Written by John Marshall, Professor of Tumour Biology at Barts Cancer Institute
In October 2013 twelve school students preparing for their ‘A’ levels were invited to Barts Cancer Institute, part of Queen Mary University of London (QMUL), for a one-week intensive practical course in general research laboratory skills called BCI STARS (Science Training for Aspiring Research Scientists). The success of this has since led to annual courses run in 2014, 2015 and onwards.
In our initial intake we identified twelve year 12 students by working with Access Aspiration, a London-based charity that works with schools with a traditionally low percentage of students progressing to universities or other higher education institutes.
The students were taught in small groups by PhD students in a programme carefully put together with our department’s strengths and facilities in mind. These involved small groups being taught by PhD students to do tissue culture, western blotting, purify and clone DNA from bacteria, run PCRs of their own cheek cell DNA and examine cancer tissues using immunochemistry and microscopy.
In addition, university staff from Widening Participation (WP) came to advise the students on completing their university application form, writing a personal statement and budgeting as a student. The WP team also helped to provide the expertise and training needed by university staff themselves when working with young adults.
These activities are reviewed each year. Thus we collect feedback anonymously from the participating students and use these to monitor and improve the course, as well as to use in applying for further financial support.
I’ve thought research science was boring but after the programme I started to like research science as you get to work on your own projects and be independent. Anonymous student feedback
BCI facilities enable us to teach 24 students simultaneously in groups of 3-4 supervised by a PhD student. As we’ve found from the school students’ feedback that they prefer having different demonstrators throughout the week we've worked this into the programme, which also gives more opportunities for PhD students to hone their science communication skills by delivering their own segment.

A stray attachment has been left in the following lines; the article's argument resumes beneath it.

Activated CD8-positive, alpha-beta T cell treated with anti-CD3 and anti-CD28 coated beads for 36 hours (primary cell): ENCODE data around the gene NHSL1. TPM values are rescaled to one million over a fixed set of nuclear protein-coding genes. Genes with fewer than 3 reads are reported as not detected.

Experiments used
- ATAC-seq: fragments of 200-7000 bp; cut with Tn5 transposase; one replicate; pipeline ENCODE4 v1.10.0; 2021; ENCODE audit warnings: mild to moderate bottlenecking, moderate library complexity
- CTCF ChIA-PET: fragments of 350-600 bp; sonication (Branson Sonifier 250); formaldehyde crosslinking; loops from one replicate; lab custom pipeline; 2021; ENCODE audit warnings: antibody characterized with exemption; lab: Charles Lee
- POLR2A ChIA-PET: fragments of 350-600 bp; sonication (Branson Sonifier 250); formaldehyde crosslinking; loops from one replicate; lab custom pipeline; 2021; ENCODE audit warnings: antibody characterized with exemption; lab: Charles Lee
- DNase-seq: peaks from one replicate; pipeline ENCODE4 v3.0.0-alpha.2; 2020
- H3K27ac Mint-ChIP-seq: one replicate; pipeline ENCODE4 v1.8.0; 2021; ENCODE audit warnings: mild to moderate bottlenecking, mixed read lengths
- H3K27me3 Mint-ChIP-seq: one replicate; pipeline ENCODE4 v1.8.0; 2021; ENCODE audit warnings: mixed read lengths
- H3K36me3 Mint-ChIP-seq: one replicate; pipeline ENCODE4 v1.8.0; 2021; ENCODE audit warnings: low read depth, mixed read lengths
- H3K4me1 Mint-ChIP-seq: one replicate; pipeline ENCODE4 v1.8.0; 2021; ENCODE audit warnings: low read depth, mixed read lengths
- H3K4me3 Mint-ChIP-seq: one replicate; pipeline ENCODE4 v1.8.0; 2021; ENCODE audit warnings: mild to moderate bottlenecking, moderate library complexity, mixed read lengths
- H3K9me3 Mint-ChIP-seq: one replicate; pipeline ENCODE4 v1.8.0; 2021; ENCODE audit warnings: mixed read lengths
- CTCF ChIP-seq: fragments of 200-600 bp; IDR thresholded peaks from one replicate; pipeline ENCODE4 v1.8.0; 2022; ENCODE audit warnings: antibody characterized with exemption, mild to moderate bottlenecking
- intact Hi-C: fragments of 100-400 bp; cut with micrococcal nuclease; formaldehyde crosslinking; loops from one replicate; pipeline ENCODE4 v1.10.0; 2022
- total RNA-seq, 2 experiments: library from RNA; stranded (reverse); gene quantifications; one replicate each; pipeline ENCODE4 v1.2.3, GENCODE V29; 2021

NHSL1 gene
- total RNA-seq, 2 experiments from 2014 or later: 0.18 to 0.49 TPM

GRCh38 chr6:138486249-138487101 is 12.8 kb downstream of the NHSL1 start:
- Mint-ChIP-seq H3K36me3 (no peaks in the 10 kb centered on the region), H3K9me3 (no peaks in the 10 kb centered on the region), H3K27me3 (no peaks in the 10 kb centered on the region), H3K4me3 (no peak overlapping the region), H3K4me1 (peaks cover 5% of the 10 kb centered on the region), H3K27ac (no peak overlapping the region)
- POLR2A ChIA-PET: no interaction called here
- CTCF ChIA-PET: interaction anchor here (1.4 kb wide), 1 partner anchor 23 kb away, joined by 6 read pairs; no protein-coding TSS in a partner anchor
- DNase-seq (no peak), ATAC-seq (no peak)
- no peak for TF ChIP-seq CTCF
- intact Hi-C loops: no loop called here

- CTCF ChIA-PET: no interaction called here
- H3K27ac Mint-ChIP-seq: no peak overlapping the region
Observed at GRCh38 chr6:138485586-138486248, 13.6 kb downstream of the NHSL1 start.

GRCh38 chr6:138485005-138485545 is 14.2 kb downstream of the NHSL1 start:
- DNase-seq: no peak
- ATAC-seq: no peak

The teaching model would allow any university to copy our programme by 3-4 school students following a university student within their lab doing a single technique through the day and the next day following a different student to learn a new technique.
A learning method we’ve developed that proves particularly useful during the course is ‘Lightning Seminar Sessions’, which we do during incubation periods, a period of waiting that could otherwise get boring. Here we give our PhD students a board and a pen and they must teach the students in 5-10 minutes something about their PhD that interests them, with lots of clapping beginning and ending each of the sessions!
Speaking to the PhD students was really useful- they treated me like an equal which helped me gain knowledge and confidence. Anonymous student feedback
Our expectations from BCI STARS 2013, 2014 and 2015 have been far exceeded, both in terms of the positive feedback from our PhD students as well as from the school students (more feedback here). Of the seven 2013 BCI STARS students who provided information on their exam success six got into their first choice course and university. Two are now at medical school, one in veterinary school, one studies physics, two biomedical type degrees and one is training to be a mining engineer.
Recent funding for the course has come from Widening Participation and the Biochemical Society. This year a gift from QMUL Annual Fund will allow us to offer a one day refresher course in year 13 to this years students, prior to their final exams. In addition we will be able to support an administrator to track our STARS this year and subsequent years as they develop toward university; this will enable us to monitor the impact of STARS on the students’ success.
It made me realize that I can go to any university I like and I can do the course that I want to do. Anonymous student feedback
It is clear that the STARS courses have helped promote both science communication training of PhD students and enhanced the opinions of school students who study science A levels, of what a research scientist is and thus possibly the increased their likelihood of becoming one or pursuing an allied career. Every side wins. The model has even proved so successful that it’s been franchised out to Kings College London, starting their own King’s STARS in 2016!
I hoped to gain more information on research science and also learn one of the basic skills needed to carry out the experiments, and this course has covered every expectation I had before starting. Anonymous student feedback
Please contact firstname.lastname@example.org for further information or if you wish to obtain an outline of the BCI course and practical handouts that you can adapt. You can also visit the BCI STARS website for more information and images from previous cohorts.
Written by John MarshallProfessor of Tumour Biology Centre for Tumour BiologyBarts Cancer Institute